By Philip Whitfield
Was it a coup d’etat, half a coup, coup-lite or just plain old martial law? The top brass gave Morsi just enough rope to hang himself to execute their mission: divide and rule. Not so fast, say some. It’s our revolution, not theirs. If you want to pray the worldwide court of public opinion plead extreme duress: the Morsi gang’s psychological torture.
It’s the way revolutions go, the Irish playwright Brendan Behan mused. The first item on the agenda is the split. Salafis proved the Muslim Brotherhood’s most potent opponents. The military would still be square bashing without their acquiescence.
Why not call it temporary martial law as in Canada in 1970? The nationalist Front de Libération du Québec (FLQ) kidnapped government officials amid a bombing campaign. The federal government granted special powers to the police and put the army on the streets. It didn’t seem to upset anyone outside Canada.
Prove duress and president Obama will likely wave aid through. The EU and the International Monetary Fund? They’re more sceptical. They need proof of a borrower’s trustworthiness and stability. Wait to see how the recently activated National Security Council (NSC) works out. It’s a cut-and-paste from Turkey circa 1960; parallel civilian and military systems – with the military on top. Article 193 of the constitution established Egypt’s NSC. Commander-in-Chief Abdul Fatah Al-Sisi got the fig leaf he needed to dictate events.
When the dust settles, societies are apt to grant amnesties. The Athenians did after battle. Julius Caesar doled them out to Cicero and his buddies. Charles II regained his throne promising pardons all round. Napoleon ruled after a general amnesty. President Andrew Johnson did likewise after the American civil war. Balkan states routinely release baddies to roam free.
The pot calls the kettle black. The Brotherhood observes holy dominion then hires hatchet men to harry the heedless. Their opponents embrace democracy then spout poppycock to duck elections. Tahrir Square’s hoarse hailers see rape flourishing then whimper.
Compromise is tough to swallow. Fessing up is anathema. Egypt needs to make a clean breast of things, a moratorium on violence for elections to take place and a proficient government to bed in. Here’s the rub. That’s what the UK government did when they prorogued the Northern Ireland parliament in 1972 and abolished it in 1973. Look what happened. Civil war raged. And still Catholics and Protestants kill themselves.
Egypt can’t weather fury every few months. Antagonists need a forum to air their grievances without risking dying. The vehemence of fervour needs a safe place to boil, simmer and settle. The damaged, distraught and distressed deserve due process after their lives have been turned upside down.
Egypt needs a truth and reconciliation commission to consider granting amnesties. Nigglers stand in the way from Peru to East Timor. It took ‘til March for Nepal’s president Ram Baran to create a truth and reconciliation commission mandated in 2006.
When South Africans made up, they were blessed with the then Archbishop Desmond Tutu to chair a truth and reconciliation commission. A Tutu or a Nelson Mandela doesn’t spring to mind in Egypt. ‘Cometh the hour cometh the man’ so to speak.
Visiting South Africa the other day Obama said that Mandela understood government must be bigger than one person, even one of history’s greatest. Isn’t Obama saying self-aggrandizement is the elephant in the room? Humility is the harbinger of hope, not bombast backed by bullyboy bestiality.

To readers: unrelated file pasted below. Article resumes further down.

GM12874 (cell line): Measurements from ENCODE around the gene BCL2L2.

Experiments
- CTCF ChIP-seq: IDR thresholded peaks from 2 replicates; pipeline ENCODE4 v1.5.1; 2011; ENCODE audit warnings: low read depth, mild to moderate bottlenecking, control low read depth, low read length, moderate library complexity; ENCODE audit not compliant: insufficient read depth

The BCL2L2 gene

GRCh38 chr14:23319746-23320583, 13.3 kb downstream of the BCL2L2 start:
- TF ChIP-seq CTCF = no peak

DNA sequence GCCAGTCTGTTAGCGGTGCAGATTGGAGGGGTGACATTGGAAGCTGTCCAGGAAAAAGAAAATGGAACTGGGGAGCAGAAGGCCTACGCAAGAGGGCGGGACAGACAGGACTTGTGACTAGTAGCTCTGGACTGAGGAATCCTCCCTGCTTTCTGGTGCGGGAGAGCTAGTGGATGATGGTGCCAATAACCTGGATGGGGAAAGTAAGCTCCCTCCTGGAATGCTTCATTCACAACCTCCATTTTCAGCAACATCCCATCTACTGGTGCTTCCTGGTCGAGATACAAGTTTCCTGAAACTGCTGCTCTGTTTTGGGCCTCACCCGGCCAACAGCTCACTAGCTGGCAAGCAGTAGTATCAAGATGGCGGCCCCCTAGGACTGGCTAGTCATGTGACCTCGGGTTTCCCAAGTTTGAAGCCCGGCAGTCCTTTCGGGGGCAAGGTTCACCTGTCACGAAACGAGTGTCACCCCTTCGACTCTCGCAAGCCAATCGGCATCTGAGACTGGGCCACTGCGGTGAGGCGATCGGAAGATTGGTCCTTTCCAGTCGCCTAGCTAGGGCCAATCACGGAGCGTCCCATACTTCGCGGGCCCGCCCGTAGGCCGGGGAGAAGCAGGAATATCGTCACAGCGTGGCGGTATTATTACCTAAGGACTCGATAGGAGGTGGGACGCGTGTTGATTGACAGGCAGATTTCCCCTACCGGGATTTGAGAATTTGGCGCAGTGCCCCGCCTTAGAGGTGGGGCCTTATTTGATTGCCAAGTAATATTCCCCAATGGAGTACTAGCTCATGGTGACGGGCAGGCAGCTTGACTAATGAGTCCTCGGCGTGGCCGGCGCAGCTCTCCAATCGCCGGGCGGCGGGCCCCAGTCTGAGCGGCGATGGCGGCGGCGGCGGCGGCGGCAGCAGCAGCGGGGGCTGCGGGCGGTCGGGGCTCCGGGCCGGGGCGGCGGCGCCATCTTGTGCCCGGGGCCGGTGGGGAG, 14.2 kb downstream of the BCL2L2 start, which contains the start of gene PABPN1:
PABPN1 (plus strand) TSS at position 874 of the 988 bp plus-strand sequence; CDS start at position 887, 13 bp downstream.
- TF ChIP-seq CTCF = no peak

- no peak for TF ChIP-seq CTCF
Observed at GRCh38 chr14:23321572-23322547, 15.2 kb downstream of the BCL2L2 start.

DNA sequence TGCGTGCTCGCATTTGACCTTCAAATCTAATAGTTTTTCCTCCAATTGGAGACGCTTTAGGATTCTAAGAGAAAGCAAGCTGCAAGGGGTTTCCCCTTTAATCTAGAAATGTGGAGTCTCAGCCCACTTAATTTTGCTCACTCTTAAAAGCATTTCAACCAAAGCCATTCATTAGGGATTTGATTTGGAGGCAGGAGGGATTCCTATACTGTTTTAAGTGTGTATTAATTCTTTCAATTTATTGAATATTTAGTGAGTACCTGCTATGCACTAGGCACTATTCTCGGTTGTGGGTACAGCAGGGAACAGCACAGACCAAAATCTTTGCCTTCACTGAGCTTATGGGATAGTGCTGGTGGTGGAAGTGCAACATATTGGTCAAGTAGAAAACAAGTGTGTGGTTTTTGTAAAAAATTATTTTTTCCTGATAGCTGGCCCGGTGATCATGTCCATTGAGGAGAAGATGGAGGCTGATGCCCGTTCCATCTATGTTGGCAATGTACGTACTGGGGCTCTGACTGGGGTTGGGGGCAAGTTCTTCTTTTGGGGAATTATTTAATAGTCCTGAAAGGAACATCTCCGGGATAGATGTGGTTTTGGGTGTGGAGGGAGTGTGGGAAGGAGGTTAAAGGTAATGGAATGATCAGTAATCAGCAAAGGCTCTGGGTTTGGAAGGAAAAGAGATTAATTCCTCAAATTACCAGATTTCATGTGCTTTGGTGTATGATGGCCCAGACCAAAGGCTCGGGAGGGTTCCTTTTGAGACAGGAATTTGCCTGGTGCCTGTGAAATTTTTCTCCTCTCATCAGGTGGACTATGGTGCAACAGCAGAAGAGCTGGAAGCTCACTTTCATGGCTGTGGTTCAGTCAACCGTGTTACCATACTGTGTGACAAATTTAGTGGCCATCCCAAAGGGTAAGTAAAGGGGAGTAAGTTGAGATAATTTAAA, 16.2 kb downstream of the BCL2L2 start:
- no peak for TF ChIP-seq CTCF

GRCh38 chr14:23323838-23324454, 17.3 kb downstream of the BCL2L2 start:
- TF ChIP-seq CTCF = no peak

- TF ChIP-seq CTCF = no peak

For the past couple of years, foreign governments have given the Brotherhood the nod that they’re open for business, providing the street-cred Morsi needed. It’s a sordid episode in four decades of poltroon in the Middle East.
Doing penance for being the Brotherhood’s apologists, foreign governments should repatriate every nickel of Mubarak money stashed in their banks. Mubarak lawyer-clacking makes tedious copy. We know the ending. They walk Scott free. Cut to the chase. Sell their assets. Give the family a one-way ticket to Hell-and-Gone. Same deal for the Morsi gang. You don’t rub liniment on a cancer. You cut it out.
Egypt catches the world’s common ailments. Intolerance is the root of evil. Ignorance is endemic. Creativity, innovation and critical thinking are absent. Islamic bigots try rolling the clock back. Military rule is merciless. The return of the feloul doesn’t warrant flag waving.
The contradiction between the lives we crave and the reality we live is frustrating. When I forecast ‘Morsi’s end’ in this space on 7 April an email complained I was too cynical. As it turns out I was too timid. Nobody foresaw the amplitude of anger swelling into defenestration.
Where’s the goddess preaching common sense? Is Judge Tahani Al-Gebali too far out? Her acumen would shake things up.
What’s freedom? It’s not shouting so loud the palace walls crumple. That’s Joshua at Jericho. Nor is it dependent on soldiers on the street. That’s the plumber’s solution: fix every leak with duct tape. Nor is it cutting corners – wealth by stealth.
What’s justice? It’s not playing musical chairs with jailbirds. Neither is locking up people whose face doesn’t fit.
What are human rights? Shielding women from rapists. Giving every child an opportunity to excel. Protecting children from exploitation.
What’s equality? Neither men lording it over women nor feigning piety. God did not intend religion to be an exercise club, Naguib Mahfouz wrote on the same table I’m writing this at Fishawy’s in Khan El Khalili.
Neither would Mahfouz challenge evolution. He’d accept science’s discovery: humans and chimpanzees have 99.9% of the same DNA.
The 0.1%? Humans share when they depend on each other.
Chimps and chumps don’t.
Philip Whitfield is a Cairo commentator